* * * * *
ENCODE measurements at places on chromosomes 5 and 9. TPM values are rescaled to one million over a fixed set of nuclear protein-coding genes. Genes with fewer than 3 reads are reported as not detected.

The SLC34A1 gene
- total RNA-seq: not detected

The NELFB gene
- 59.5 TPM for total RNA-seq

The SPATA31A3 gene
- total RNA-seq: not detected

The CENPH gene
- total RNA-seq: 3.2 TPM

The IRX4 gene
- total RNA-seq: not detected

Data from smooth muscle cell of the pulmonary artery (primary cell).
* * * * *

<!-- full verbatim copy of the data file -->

ENCODE measurements at places on chromosomes 5 and 9. TPM values are rescaled to one million over a fixed set of nuclear protein-coding genes. Genes with fewer than 3 reads are reported as not detected.

The SLC34A1 gene
- total RNA-seq: not detected

The NELFB gene
- 59.5 TPM for total RNA-seq

The SPATA31A3 gene
- total RNA-seq: not detected

The CENPH gene
- total RNA-seq: 3.2 TPM

The IRX4 gene
- total RNA-seq: not detected

Data from smooth muscle cell of the pulmonary artery (primary cell).